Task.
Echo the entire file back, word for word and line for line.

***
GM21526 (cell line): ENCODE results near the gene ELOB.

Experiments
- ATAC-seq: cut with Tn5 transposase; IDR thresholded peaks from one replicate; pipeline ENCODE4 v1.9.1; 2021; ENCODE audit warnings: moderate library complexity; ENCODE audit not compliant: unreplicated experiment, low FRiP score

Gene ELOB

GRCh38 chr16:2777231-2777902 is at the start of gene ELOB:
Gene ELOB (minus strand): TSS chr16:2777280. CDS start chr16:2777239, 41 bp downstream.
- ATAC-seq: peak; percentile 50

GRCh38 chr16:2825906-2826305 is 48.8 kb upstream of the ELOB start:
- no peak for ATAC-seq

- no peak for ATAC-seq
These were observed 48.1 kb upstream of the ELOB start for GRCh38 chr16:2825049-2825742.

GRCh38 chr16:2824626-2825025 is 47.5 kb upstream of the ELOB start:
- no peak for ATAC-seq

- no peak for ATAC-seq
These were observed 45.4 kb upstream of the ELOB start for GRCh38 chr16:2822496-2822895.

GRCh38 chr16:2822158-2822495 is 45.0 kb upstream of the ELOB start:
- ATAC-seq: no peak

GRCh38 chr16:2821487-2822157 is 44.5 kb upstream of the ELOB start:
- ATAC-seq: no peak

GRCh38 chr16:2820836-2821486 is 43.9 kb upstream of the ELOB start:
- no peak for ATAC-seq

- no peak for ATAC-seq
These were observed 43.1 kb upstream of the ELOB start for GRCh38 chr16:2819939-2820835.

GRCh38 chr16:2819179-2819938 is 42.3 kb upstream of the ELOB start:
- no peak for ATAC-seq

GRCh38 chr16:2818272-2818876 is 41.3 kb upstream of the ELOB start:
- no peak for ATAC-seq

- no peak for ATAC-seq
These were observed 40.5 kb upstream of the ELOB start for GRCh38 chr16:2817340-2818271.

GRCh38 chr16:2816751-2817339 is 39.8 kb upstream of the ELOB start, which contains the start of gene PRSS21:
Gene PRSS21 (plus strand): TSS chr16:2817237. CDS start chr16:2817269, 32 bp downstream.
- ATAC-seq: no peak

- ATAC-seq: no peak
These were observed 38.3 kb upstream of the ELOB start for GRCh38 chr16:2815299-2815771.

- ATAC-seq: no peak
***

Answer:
GM21526 (cell line): ENCODE results near the gene ELOB.

Experiments
- ATAC-seq: cut with Tn5 transposase; IDR thresholded peaks from one replicate; pipeline ENCODE4 v1.9.1; 2021; ENCODE audit warnings: moderate library complexity; ENCODE audit not compliant: unreplicated experiment, low FRiP score

Gene ELOB

GRCh38 chr16:2777231-2777902 is at the start of gene ELOB:
Gene ELOB (minus strand): TSS chr16:2777280. CDS start chr16:2777239, 41 bp downstream.
- ATAC-seq: peak; percentile 50

GRCh38 chr16:2825906-2826305 is 48.8 kb upstream of the ELOB start:
- no peak for ATAC-seq

- no peak for ATAC-seq
These were observed 48.1 kb upstream of the ELOB start for GRCh38 chr16:2825049-2825742.

GRCh38 chr16:2824626-2825025 is 47.5 kb upstream of the ELOB start:
- no peak for ATAC-seq

- no peak for ATAC-seq
These were observed 45.4 kb upstream of the ELOB start for GRCh38 chr16:2822496-2822895.

GRCh38 chr16:2822158-2822495 is 45.0 kb upstream of the ELOB start:
- ATAC-seq: no peak

GRCh38 chr16:2821487-2822157 is 44.5 kb upstream of the ELOB start:
- ATAC-seq: no peak

GRCh38 chr16:2820836-2821486 is 43.9 kb upstream of the ELOB start:
- no peak for ATAC-seq

- no peak for ATAC-seq
These were observed 43.1 kb upstream of the ELOB start for GRCh38 chr16:2819939-2820835.

GRCh38 chr16:2819179-2819938 is 42.3 kb upstream of the ELOB start:
- no peak for ATAC-seq

GRCh38 chr16:2818272-2818876 is 41.3 kb upstream of the ELOB start:
- no peak for ATAC-seq

- no peak for ATAC-seq
These were observed 40.5 kb upstream of the ELOB start for GRCh38 chr16:2817340-2818271.

GRCh38 chr16:2816751-2817339 is 39.8 kb upstream of the ELOB start, which contains the start of gene PRSS21:
Gene PRSS21 (plus strand): TSS chr16:2817237. CDS start chr16:2817269, 32 bp downstream.
- ATAC-seq: no peak

- ATAC-seq: no peak
These were observed 38.3 kb upstream of the ELOB start for GRCh38 chr16:2815299-2815771.

- ATAC-seq: no peak